Washington D.C. — Health care reform failed in California last year, and Massachusetts faces budget overruns and out-of-pocket cost increases for patients under its health care law, because cost control was not part of state reform proposals, said Consumer Watchdog today in advance of a U.S. Senate Committee hearing on how state efforts should inform the national debate.
“Real reform is not about who pays for health care, but how much insurance companies, drug manufacturers, hospitals and doctors are allowed to charge,” said Jamie Court, President of Consumer Watchdog. “Unlike states, the federal government has the ability to offer a true public plan to compete with and drive down the wasteful overhead of private insurers.”
A California health reform effort by Governor Arnold Schwarzenegger focused on making taxpayers, employers and individuals pay for private insurance policies while ignoring out-of-control premiums and other charges by medical providers. Massachusetts’ health care law punted the cost control question entirely and is substantially more expensive than expected, with budget overruns and premium increases in the program’s first two years alone. In California, the Schwarzenegger plan failed to make it out of a single committee in the Senate after the state’s independent legislative analyst said it was too costly and did not contain appropriate cost controls.
Consumer Watchdog said regulation of premiums and benefits are essential for real cost controls, but the only discussion of saving money in the national debate is around prevention, which takes decades to save dollars, and on covering everyone, which in and of itself won’t save big money.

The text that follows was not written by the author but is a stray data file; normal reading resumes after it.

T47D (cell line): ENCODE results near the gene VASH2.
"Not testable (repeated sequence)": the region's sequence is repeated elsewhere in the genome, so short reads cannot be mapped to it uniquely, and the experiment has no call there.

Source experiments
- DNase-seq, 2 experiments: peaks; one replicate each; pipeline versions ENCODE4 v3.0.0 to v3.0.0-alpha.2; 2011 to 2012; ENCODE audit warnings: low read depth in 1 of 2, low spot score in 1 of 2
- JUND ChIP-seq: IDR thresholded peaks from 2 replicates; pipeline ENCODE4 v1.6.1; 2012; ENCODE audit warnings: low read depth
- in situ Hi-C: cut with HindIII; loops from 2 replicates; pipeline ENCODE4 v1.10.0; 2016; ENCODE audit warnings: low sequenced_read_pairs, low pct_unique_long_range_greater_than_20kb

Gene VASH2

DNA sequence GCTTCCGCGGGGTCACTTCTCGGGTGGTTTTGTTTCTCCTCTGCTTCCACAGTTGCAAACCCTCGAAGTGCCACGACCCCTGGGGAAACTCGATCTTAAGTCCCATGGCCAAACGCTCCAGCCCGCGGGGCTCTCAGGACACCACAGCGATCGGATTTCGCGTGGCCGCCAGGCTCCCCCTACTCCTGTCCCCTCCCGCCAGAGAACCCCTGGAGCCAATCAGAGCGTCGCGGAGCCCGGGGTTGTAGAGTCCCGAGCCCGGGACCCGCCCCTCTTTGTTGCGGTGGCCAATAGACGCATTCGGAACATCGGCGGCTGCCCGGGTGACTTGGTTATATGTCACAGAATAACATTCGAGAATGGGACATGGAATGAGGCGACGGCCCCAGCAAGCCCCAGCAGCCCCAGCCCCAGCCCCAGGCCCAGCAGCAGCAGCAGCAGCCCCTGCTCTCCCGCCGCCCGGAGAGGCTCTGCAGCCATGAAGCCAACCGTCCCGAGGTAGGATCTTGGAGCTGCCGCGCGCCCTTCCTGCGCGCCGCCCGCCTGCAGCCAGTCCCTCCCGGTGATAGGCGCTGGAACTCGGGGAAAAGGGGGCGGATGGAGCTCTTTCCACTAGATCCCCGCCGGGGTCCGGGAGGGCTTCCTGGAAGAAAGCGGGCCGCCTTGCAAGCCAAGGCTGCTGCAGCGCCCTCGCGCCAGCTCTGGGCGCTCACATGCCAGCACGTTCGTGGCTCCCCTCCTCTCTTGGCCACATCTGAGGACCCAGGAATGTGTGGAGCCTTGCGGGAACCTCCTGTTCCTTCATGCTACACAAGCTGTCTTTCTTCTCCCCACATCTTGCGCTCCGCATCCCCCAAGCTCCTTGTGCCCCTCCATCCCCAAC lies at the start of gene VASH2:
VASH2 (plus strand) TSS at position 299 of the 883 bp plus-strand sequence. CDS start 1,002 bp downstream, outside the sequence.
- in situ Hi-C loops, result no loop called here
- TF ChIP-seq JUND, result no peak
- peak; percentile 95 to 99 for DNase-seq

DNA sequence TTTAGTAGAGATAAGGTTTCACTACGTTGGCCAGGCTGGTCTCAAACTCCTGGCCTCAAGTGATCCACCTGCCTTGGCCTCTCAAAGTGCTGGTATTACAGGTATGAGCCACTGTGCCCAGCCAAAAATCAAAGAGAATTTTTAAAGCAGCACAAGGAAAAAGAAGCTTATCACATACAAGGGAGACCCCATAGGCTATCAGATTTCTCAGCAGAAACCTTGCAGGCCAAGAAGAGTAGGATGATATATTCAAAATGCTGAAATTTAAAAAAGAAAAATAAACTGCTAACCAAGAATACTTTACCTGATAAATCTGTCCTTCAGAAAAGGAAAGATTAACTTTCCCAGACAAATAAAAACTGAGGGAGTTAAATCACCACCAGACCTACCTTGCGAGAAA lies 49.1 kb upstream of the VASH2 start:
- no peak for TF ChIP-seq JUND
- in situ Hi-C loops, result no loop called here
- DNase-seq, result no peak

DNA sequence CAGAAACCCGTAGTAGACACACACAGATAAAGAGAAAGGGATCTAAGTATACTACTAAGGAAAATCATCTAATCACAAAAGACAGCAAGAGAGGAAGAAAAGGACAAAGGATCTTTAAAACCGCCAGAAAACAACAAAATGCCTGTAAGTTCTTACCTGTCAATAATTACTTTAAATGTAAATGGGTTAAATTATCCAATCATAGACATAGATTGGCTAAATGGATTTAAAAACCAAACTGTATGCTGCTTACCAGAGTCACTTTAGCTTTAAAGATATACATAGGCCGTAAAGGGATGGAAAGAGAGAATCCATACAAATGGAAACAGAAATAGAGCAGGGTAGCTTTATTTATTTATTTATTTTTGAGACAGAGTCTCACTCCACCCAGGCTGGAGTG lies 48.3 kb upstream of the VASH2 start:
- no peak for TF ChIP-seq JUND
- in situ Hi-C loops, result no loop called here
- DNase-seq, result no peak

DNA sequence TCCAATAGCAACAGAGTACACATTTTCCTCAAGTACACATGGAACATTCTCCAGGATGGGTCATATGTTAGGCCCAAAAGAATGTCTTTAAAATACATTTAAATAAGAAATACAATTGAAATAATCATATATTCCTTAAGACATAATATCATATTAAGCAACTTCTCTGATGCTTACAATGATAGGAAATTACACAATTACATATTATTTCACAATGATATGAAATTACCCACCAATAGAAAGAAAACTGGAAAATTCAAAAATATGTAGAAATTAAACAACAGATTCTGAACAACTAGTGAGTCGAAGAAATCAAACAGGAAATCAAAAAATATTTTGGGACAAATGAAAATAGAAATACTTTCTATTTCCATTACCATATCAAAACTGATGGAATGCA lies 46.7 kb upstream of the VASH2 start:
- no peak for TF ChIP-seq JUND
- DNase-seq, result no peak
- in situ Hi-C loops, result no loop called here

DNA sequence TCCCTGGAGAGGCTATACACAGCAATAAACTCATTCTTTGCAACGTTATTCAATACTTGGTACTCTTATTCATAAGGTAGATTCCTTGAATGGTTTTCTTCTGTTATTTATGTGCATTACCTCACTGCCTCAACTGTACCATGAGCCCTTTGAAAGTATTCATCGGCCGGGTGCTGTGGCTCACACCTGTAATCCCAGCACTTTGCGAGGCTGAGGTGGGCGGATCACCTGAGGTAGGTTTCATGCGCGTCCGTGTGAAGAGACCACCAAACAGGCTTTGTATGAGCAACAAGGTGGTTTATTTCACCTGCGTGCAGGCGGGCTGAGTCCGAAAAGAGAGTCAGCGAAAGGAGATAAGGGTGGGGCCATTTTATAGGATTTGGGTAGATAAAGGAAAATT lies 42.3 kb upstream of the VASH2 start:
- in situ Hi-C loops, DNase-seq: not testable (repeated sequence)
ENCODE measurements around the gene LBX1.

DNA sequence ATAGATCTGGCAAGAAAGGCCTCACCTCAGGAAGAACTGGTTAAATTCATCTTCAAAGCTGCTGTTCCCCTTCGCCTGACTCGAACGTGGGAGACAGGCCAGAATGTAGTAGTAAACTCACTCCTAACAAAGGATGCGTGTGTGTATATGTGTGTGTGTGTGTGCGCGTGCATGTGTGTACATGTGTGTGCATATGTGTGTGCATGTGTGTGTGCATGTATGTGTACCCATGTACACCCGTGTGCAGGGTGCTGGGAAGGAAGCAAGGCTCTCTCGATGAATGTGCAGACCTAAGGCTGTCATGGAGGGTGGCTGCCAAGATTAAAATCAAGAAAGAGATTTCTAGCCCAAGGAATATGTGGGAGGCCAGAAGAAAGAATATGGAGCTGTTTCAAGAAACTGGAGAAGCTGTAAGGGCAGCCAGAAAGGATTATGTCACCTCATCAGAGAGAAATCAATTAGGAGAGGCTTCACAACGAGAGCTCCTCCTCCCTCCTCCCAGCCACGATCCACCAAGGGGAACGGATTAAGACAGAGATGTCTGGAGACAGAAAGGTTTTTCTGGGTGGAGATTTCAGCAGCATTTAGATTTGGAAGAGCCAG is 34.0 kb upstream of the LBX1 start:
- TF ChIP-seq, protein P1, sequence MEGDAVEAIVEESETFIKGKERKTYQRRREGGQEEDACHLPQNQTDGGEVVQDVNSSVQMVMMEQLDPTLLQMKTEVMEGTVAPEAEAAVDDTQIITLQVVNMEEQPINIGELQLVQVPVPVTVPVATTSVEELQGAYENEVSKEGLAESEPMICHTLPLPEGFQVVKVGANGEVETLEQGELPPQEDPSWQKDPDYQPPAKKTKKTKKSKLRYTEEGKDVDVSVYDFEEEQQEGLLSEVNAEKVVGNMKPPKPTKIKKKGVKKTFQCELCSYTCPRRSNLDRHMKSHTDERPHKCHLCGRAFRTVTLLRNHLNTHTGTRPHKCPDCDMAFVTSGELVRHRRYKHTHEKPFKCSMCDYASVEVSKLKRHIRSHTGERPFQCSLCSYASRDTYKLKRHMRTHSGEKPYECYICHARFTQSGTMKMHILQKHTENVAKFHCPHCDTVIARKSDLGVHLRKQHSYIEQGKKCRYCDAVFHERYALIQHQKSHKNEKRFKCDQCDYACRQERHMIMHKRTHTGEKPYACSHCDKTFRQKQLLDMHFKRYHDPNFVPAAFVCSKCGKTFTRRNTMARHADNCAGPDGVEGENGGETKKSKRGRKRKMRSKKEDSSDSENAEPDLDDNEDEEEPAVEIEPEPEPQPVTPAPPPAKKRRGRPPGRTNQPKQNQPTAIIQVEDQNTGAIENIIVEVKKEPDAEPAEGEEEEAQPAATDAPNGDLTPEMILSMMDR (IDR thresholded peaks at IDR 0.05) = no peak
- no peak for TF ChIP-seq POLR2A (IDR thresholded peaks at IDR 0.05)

“Pushing for expanded health coverage while ignoring soaring health care costs killed health reform in California and threatens the sustainability of Massachusetts’ plan,” said Carmen Balber, Washington Director for Consumer Watchdog. “National health reform must not go down the same path.”
California proposed no effective cost controls on private markets in its unsuccessful 2007 plan:
– The legislative plan offered no public-plan competition to California’s uncompetitive private market, and no guarantee that essential services would be covered.
– There was no insurance rate regulation, despite the success of such regulation in the state’s property and casualty insurance industry.
– There was no incentive for private insurers to cooperate on reduction of health delivery costs.
– The measure even created perverse incentives for insurers to allow doctors and hospitals to charge more, by capping overhead at 15% of premium revenue while forgoing further regulation or cost controls.
– Middle-income families would have been forced to buy private polices regardless of their affordability or level of benefits.
“Costs in the private insurance market will derail health reform if Congress requires that individuals purchase private insurance, or if it refuses to offer an affordable public option that’s available to all,” said Balber.
Massachusetts’ health care law overran its projected budget, patients saw one-year premium increases of 9.4%, and almost half of the remaining uninsured were excused from purchasing insurance entirely in 2008 because no plan was affordable. Massachusetts patients can be required to spend 10% of their income on health insurance premiums, and much more when co-pays and deductibles are factored in. According to a recent poll by the Harvard School of Public Health, only 37% of those impacted by the individual mandate in Massachusetts support it.
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